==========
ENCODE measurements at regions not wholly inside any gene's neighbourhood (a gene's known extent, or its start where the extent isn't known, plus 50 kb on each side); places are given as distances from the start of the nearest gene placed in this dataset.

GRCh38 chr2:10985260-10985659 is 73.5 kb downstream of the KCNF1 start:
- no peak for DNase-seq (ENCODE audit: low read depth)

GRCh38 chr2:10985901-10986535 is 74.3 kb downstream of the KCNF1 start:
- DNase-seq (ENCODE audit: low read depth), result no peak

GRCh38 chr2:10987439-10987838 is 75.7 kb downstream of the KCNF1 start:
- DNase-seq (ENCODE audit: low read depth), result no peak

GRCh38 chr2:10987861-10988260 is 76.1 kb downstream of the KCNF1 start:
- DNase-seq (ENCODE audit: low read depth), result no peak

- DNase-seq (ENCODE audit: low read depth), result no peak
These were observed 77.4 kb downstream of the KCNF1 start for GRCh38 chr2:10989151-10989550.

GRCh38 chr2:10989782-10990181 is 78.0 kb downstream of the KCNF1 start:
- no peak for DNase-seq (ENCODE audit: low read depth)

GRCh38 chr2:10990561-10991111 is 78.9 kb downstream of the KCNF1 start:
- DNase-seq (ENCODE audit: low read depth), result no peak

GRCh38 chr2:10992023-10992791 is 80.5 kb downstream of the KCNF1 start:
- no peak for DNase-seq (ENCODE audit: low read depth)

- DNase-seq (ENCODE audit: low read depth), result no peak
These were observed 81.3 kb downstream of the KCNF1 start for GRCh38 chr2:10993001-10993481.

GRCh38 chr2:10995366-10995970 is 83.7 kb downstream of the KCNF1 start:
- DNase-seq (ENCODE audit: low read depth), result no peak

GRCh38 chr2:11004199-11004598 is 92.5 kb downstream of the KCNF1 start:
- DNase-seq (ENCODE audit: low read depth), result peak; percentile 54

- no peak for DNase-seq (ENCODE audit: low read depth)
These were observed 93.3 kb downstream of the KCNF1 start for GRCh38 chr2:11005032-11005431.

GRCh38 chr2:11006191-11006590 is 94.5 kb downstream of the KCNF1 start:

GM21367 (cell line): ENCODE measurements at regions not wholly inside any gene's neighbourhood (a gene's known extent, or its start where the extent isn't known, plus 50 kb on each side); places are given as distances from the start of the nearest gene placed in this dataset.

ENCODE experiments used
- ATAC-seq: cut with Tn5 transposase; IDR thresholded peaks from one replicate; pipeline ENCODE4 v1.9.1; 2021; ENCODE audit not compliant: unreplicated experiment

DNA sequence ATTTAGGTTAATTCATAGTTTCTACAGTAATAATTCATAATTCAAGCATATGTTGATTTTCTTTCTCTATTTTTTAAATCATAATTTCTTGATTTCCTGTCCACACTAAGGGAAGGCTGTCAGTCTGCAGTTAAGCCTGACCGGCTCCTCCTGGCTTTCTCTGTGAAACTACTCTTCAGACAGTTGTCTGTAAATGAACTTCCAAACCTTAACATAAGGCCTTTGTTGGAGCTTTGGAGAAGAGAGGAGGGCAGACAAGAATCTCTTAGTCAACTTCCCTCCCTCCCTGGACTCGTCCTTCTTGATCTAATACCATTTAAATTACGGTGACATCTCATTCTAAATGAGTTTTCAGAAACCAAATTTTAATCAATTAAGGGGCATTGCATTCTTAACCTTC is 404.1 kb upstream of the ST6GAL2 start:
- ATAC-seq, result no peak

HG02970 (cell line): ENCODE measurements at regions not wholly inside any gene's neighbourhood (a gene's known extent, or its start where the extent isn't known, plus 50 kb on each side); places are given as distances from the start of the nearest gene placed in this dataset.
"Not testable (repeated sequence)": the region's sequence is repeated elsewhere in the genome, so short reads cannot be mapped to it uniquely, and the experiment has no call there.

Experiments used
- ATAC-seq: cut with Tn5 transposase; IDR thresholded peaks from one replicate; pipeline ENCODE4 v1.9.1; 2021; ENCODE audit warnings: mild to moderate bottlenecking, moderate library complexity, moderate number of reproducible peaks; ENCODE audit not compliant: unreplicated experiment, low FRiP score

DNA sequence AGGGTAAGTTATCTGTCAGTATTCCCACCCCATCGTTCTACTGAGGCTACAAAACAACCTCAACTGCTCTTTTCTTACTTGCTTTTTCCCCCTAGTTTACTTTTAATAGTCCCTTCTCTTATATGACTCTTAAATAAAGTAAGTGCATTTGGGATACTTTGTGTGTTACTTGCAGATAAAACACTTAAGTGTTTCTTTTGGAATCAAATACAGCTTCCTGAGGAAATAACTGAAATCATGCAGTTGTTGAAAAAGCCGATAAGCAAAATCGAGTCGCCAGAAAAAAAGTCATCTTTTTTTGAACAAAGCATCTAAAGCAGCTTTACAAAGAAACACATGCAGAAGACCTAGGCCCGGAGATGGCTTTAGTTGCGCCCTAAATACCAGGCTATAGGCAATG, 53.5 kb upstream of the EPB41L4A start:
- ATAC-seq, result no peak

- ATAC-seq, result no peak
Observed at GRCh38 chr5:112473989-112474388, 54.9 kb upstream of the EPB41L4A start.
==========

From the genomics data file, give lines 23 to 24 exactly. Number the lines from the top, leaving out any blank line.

- DNase-seq (ENCODE audit: low read depth), result peak; percentile 54

- no peak for DNase-seq (ENCODE audit: low read depth)